Last week, LinkedIn announced a new process for blocking unwanted messages on its InMail platform. Targeting harassing messages has become a big concern for LinkedIn officials in recent years.
Even with this new initiative, it’s frustrating to hear that some professionals (particularly women) are dealing with this kind of behavior, of all places, on LinkedIn.
We used to liken LinkedIn to other social media platforms by calling it the “Facebook for professionals.” While this was true in the early days, the platform has morphed into much more, including the ability to research, build your skill set (LinkedIn Learning) and connect directly with other like-minded professionals (InMail).
InMail works similar to Facebook’s Messenger and other platforms with services that allow users to send messages, share files and do most of the same things we can do with traditional email. For LinkedIn users, this service is particularly useful for connecting job seekers and employers, but it’s also an important tool for building our professional networks — not just social networks.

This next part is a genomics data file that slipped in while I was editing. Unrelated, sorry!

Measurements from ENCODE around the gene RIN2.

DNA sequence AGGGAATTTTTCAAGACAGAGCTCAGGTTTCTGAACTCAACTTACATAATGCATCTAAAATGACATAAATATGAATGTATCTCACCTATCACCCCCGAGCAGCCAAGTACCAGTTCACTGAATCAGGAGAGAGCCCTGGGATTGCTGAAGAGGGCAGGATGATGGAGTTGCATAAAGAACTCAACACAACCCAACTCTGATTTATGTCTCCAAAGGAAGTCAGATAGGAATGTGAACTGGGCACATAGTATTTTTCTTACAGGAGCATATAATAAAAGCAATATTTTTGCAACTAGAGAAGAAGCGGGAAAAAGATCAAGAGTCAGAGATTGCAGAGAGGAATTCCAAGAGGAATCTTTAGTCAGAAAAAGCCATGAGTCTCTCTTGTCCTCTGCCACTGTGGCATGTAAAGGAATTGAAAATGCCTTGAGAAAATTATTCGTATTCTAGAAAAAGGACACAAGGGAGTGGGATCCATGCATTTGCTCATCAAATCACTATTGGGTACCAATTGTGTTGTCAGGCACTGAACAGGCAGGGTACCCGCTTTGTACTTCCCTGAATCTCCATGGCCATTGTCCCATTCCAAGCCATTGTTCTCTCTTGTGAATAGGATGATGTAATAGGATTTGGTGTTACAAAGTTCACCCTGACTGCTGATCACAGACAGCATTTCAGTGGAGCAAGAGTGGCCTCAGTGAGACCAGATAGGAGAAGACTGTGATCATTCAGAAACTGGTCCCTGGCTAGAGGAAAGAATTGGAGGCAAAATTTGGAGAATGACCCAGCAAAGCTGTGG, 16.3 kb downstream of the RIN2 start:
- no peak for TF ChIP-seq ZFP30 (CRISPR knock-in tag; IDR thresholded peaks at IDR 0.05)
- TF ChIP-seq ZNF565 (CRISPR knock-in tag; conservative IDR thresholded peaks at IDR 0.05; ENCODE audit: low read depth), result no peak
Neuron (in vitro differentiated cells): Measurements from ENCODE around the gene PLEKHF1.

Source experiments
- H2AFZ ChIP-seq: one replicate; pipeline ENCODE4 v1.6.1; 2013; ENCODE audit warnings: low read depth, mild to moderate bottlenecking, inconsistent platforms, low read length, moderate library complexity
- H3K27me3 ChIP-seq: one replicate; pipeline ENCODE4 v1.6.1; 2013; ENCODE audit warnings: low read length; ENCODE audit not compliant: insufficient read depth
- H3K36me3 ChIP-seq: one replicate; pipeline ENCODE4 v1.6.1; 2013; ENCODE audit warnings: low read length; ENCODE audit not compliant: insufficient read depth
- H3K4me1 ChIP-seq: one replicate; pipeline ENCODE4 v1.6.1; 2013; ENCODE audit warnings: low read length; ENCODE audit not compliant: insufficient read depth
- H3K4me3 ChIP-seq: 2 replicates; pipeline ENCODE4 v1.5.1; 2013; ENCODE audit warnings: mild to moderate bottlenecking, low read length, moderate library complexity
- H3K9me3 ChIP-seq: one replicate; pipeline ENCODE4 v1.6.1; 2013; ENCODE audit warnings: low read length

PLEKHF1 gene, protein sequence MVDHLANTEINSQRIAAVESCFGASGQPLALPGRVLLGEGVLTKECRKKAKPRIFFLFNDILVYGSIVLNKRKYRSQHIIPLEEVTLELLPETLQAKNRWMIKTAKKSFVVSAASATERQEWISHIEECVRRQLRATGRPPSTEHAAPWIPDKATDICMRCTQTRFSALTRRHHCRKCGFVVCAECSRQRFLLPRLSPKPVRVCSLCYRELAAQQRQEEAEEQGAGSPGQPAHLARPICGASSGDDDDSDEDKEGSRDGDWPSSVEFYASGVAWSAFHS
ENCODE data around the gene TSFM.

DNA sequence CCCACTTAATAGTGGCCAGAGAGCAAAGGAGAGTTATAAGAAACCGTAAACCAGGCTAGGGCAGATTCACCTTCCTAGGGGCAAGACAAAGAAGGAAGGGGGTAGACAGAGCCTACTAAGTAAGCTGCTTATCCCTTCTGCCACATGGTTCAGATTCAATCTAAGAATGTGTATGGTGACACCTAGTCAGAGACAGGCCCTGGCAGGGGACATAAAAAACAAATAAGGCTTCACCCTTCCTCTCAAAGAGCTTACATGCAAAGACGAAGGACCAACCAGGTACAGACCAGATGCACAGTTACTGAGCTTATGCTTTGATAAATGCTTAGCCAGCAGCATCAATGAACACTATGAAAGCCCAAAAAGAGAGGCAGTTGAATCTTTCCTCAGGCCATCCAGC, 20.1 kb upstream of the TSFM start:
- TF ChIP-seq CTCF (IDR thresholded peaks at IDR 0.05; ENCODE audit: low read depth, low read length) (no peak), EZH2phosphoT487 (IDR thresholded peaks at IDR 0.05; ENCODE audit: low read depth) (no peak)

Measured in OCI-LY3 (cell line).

Unfortunately, just like other social platforms, some users harass others on LinkedIn’s public feed. Unlike InMail, there’s a way to combat the public harassment. Because of the businesslike culture of the platform, posts that sink below civilized debate often violate LinkedIn’s unwritten social norms.
Read more at https://www.vindy.com/life/lifestyles/2020/08/how-linkedin-stops-inmail-harassment/ (may encounter paywall).
Dr. Adam C. Earnheardt is special assistant to the provost and professor of communication in the department of communication at Youngstown State University in Youngstown, OH, USA where he also directs the graduate program in professional communication. He researches and writes on a variety of topics including communication technologies, relationships, and sports (with an emphasis on fandom). His work has appeared in Mahoning Matters as well as The Vindicator and Tribune-Chronicle newspapers.